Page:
Robin L. Smith


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Phase II testing was conducted by the Jeffrey L. Brown Institute of Archaeology at two sites at Kings Bay Naval Submarine Base in August of 1984. The North End of the Kings Bay Site, 9Cam171H, which is located on the eastern margin of the mainland just north of Etowah Park and south of Cherry Point, was studied to evaluate effects of proposed expansion of the adjacent recreation area. The Davis Farm Site, which lies on the eastern side of Point Peter at the southern edge of the Base, was studied to assess the effects of a proposed radar installation. 9Cam171H was tested using a systematic unaligned sample of 30 stratigraphic tests 1 x 2 min extent. Study of the ceramic, lithic, and faunal materials collected revealed that a significant amount and variety of information on the St. Simons, Transitional, and Deptford periods is present in this site. Preservation is recommended. In the event that preservation is not possible, data recovery research addressing specific aspects of the Late Archaic-to-Woodland period shift should be carried out. 9Cam 188 was tested using a series of 3-m wide motor grader trenches running east-west across the site. These trenches removed a heavy mantle of plow-disturbed shell midden and exposed the underlying features which intrude into the subsoil. The first three cuts revealed such a large number of structural and subsistence features that it was possible to complete excavation of only a little over half of the exposure. Data from these trenches demonstrates the presence of St. Simons, Deptford, Swift Creek, Wilmington, Savannah, and St. Johns II components. Well preserved, datable subsistence features are also present. Except for the earliest, all components are associated with structural and/or subsistence features. Some areas of the trenches exhibit feature clusters which are probably part of interpretable domestic structures. Significant information about site-level settlement patterns and about subsistence patterns is preserved at Davis Farm. Preliminary results of this study confirmed the National Register eligibility of the site and demonstrated that a very large scale data collection program would be necessary to mitigate the anticipated adverse impacts of radar installation construction. The Navy elected to move the radar installation. Preservation of the Davis Farm Site is recommended.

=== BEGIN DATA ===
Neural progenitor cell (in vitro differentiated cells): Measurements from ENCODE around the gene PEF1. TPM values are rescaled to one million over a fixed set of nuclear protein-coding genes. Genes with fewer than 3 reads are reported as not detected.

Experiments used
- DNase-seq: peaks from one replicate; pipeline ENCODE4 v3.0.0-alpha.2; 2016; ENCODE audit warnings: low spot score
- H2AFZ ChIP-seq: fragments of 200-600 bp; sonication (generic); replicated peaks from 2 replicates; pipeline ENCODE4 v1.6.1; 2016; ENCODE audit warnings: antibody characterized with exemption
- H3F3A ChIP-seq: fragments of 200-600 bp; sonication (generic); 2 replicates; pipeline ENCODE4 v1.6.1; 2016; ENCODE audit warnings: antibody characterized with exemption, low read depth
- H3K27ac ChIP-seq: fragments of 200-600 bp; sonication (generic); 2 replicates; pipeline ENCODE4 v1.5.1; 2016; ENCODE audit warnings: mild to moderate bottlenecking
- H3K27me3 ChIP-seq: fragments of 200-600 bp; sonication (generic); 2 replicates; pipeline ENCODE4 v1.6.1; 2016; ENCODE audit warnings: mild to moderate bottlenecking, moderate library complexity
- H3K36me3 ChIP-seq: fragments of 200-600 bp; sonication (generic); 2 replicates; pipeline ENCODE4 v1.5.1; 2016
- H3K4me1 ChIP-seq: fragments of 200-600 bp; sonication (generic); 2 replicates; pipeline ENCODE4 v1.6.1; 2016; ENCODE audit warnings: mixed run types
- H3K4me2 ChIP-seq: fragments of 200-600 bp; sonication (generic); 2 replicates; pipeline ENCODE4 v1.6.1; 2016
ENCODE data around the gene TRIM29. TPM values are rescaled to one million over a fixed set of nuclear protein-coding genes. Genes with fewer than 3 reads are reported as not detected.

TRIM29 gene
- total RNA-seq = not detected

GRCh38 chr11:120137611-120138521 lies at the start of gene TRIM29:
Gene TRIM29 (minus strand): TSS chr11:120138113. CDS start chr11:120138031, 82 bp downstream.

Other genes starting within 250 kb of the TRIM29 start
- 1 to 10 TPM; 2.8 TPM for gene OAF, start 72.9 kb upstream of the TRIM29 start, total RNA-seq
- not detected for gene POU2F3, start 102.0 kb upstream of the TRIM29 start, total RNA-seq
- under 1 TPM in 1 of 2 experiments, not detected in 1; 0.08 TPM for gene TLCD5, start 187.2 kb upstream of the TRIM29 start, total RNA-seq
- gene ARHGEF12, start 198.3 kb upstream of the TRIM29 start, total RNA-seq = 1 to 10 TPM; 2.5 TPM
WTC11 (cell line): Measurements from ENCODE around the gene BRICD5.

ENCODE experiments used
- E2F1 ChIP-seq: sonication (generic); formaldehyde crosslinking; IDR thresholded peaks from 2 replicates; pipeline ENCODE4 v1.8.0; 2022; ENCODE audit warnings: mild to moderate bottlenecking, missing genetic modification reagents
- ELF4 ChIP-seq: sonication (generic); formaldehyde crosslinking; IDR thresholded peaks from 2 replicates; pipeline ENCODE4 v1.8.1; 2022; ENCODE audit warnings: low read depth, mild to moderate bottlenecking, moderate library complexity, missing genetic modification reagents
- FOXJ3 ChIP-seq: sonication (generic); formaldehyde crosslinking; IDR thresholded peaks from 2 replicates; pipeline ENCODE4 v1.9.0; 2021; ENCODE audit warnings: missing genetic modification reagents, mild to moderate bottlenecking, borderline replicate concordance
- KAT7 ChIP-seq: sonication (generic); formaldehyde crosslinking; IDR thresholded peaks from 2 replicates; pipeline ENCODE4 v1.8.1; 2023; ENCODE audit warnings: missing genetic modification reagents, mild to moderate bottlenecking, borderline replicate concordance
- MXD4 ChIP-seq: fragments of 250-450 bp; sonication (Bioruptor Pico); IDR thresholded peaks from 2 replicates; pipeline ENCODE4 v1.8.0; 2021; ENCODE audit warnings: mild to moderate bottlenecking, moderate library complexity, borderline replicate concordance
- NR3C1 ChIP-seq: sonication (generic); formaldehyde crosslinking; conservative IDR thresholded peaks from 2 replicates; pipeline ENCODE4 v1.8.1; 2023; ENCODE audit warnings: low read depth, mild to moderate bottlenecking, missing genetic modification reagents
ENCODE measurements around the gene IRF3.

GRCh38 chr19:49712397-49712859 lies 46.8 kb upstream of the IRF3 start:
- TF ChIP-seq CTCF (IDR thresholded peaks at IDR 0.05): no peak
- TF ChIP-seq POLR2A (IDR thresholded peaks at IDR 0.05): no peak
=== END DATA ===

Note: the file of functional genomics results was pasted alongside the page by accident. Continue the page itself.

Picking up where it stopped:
Dept. of Social, Cultural, and Justice Studies


College of Arts and Sciences


University of Tennessee at Chattanooga

Place of Publication

Chattanooga (Tenn.)




Indians of North America -- Georgia -- Camden County -- Antiquities; Antiquities; Indians of North America -- Antiquities; Camden County (Ga.) -- Antiquities; Georgia -- Kings Bay Naval Submarine Base


Camden County (Ga.); Naval Submarine Base (Kings Bay, Ga.)

Document Type



v, 147 leaves



Call Number

F292.C17 S64 1986


Prehistoric camps and villages: testing at 9Cam171H and 9Cam188, King's Bay, Georgia